Failing To Preserve Challenge To Lost Profits Expert Testimony On Appeal

In considering the lost profits in a patent infringement case, Federal Circuit notes that the challenge to damage expert testimony was “improperly raised” under “the guise of sufficiency of the evidence”; instead, the issue “should have been resolved under the framework of Daubert and the Federal rules of Evidence" and the defendant had "not appealed a Daubert ruling," in Versata Software, Inc. v. SAP America, Inc., _ F.3d _ (Fed. Cir. May 1, 2013) (Nos. 2012-1029, 2012-1049)

Before an evidence issue may be considered on appeal, it must be preserved before the trial court. Consistent with this principle, FRE 103(b) provides: "Once the [trial] court rules definitively on the record — either before or at trial — a party need not renew an objection or offer of proof to preserve a claim of error for appeal." The failure to preserve an issue may result in plain error review on appeal, under FRE 103(e). The necessity of preserving an evidence claim was recently highlighted in a case from the Federal Circuit.

The case involved a patent infringement action concerning “the field of computer-based pricing of products.” The jury concluded infringement on three claims of the patent. At trial, the patent holder presented expert testimony on the issue of lost profits. On appeal, the defendant contended the expert testimony was inadmissible based on the “methodology used by” the expert.

As the circuit summarized:

[Defendant] SAP avers that [plaintiff] Versata’s “but for” model is “inconsistent with sound economic principles,” and thus “[the expert’s] opinion should have been excluded from evidence.” Similarly, SAP claims Versata’s expert did not adhere to the [four-factor] Panduit framework because he used multiple markets thereby rendering his analysis “legally defective.”
Versata Software, _ F.3d at _ (citing Panduit Corp v. Stahlin Bros. Fibre Works, Inc., 575 F.2d 1152, 1156 (6th Cir. 1978)) (other citations omitted)).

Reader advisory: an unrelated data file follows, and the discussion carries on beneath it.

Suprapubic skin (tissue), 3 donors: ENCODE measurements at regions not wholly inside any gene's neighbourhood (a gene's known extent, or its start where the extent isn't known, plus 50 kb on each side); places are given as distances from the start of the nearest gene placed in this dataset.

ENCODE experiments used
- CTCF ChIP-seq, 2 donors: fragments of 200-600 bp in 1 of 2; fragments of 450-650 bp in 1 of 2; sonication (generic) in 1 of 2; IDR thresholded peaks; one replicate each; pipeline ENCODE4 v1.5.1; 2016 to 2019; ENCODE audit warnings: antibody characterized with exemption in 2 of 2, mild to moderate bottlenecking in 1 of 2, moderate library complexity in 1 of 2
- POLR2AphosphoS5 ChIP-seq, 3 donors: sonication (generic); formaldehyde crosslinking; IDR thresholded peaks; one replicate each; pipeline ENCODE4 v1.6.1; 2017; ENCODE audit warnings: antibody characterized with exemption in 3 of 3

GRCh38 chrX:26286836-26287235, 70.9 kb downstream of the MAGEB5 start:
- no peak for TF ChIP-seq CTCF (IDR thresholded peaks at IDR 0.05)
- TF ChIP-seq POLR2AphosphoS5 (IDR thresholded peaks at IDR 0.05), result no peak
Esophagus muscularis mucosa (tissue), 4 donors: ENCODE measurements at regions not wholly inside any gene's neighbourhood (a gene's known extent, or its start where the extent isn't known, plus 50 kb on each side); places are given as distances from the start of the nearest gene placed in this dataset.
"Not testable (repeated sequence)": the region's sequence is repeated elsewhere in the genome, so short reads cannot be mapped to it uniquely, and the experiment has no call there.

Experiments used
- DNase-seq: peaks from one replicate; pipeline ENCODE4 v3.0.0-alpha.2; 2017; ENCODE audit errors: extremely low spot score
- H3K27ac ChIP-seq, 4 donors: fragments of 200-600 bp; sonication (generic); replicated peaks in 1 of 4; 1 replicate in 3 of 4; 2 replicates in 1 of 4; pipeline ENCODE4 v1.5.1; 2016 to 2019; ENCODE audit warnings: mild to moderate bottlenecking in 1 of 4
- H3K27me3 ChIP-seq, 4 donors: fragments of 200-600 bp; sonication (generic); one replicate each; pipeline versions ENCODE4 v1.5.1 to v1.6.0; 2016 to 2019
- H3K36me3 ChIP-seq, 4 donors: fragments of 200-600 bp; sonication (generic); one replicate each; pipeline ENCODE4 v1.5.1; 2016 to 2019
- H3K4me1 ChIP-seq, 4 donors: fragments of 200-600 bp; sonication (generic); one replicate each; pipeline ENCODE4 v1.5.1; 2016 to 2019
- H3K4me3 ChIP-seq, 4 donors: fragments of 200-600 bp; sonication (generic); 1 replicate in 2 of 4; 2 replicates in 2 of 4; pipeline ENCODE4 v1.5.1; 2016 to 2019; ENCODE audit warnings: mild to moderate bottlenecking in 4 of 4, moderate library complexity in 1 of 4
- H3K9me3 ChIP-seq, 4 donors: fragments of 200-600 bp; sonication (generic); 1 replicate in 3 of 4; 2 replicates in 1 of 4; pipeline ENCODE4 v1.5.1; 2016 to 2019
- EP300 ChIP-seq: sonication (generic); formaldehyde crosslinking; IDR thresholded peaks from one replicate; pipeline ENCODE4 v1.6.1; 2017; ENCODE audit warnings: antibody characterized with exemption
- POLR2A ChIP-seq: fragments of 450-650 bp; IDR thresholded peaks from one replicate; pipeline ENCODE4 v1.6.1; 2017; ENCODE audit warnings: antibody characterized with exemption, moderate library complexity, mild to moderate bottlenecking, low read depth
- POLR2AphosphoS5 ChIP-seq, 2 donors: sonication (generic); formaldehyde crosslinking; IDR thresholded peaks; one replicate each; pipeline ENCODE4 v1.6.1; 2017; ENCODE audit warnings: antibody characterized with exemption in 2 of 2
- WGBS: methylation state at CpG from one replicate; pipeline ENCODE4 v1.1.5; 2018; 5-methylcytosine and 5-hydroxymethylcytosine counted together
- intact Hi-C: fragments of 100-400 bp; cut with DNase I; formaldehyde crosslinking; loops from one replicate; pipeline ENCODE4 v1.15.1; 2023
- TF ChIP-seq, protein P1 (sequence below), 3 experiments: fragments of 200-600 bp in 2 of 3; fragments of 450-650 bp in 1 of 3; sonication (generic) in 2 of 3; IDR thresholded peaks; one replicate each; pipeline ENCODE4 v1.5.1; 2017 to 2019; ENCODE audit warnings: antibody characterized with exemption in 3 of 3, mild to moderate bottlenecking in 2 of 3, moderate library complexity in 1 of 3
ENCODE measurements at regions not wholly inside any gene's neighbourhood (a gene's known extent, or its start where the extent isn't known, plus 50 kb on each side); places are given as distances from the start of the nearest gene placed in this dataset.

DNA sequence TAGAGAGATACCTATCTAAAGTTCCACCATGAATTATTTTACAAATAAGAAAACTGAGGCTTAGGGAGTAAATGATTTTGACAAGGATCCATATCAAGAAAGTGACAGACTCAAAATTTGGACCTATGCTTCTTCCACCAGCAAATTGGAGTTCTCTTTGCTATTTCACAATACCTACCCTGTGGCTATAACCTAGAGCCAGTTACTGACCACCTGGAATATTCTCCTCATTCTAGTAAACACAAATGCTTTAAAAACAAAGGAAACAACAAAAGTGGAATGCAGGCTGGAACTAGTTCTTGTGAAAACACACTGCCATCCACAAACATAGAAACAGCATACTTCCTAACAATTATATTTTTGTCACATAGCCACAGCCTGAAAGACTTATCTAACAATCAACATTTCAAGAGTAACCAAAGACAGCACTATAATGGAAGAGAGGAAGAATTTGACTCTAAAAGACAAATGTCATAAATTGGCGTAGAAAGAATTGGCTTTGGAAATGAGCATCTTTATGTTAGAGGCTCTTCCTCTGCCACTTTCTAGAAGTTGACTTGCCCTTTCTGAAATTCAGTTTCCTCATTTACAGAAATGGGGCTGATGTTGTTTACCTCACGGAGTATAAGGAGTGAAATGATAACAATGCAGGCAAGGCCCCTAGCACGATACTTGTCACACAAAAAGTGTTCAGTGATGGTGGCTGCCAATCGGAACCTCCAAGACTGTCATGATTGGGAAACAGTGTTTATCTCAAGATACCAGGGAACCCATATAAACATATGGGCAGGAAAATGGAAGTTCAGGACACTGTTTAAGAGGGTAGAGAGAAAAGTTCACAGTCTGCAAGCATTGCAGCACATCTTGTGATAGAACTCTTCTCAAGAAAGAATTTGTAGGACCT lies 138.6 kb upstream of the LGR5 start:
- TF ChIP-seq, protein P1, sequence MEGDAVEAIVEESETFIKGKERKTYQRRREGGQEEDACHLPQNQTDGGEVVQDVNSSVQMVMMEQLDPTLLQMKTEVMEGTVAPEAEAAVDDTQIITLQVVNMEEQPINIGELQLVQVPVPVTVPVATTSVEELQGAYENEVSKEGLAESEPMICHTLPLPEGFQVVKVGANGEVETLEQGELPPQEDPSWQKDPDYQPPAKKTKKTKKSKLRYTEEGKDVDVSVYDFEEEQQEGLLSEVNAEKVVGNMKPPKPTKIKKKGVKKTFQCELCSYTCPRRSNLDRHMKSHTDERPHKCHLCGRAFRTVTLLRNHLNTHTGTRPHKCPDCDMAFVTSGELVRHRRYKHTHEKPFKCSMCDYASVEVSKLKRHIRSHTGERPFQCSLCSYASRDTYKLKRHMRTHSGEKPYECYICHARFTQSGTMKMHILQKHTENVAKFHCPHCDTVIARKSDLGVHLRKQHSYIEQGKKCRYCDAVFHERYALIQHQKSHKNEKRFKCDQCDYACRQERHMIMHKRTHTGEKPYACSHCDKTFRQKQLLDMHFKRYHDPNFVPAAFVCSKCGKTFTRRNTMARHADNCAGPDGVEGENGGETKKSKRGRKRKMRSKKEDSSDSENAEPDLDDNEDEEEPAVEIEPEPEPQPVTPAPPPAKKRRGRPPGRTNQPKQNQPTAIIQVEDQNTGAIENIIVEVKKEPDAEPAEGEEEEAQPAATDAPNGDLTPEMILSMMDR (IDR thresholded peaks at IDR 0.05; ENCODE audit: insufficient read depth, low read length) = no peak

The Federal Circuit concluded that these contentions were “improperly raised”:

Under the guise of sufficiency of the evidence, SAP questions the admissibility of Versata’s expert testimony and whether his damages model is properly tied to the facts of the case. Such questions should be resolved under the framework of the Federal Rules of Evidence and through a challenge under Daubert v. Merrell Dow Pharm., Inc., 509 U.S. 579 (1993). See ePlus, Inc. v. Lawson Software, Inc., 700 F.3d 509, 515, 522–23 (2012) (affirming a trial court’s decision to exclude expert testimony under Daubert because it was analytically flawed and unreliable); Uniloc USA, Inc. v. Microsoft Corp., 632 F.3d 1292, 1314–16 (Fed. Cir. 2011) (noting that to carry its burden under Federal Rule of Evidence 702, the patentee must sufficiently “tie the expert testimony on damages to the facts of the case”). SAP’s briefs and statements at oral argument confirm that its arguments should have been resolved under the framework of Daubert and the Federal Rules of Evidence. In its briefs, SAP argues that the expert’s testimony should have been excluded from evidence, the jury “should have never heard any lost profits theory,” that “the district court should not have permitted Versata’s expert to present his lost profits theory,” and that his analysis is “legally defective.” At oral argument, SAP’s counsel stated that the expert’s testimony “should not have been admitted.” Oral Argument at 14:00–15:00, Versata Software v. SAP America, (Fed. Cir. 2013) (No. 2012-1029, 2012-1049), available at Whether evidence is inadmissible is a question clearly within the scope of the rules of evidence and Daubert. However, SAP has not appealed a Daubert ruling. Instead, it argues that the jury could have not had sufficient evidence to award lost profits because the expert’s testimony was fatally flawed and should not have been admitted. This is the improper context for deciding questions that, by SAP’s own admissions, boil down to the admissibility of evidence.
Versata Software, _ F.3d at _ (citing Panduit Corp v. Stahlin Bros. Fibre Works, Inc., 575 F.2d 1152, 1156 (6th Cir. 1978)) (citations to appeal briefs omitted)).

On an important damage issue, the Versata Software case provides a useful reminder about the necessity of properly preserving claims of evidence error for appellate review. A challenge to the sufficiency of the evidence did not permit the defendant to contest the admission of the expert lost profits testimony on appeal.

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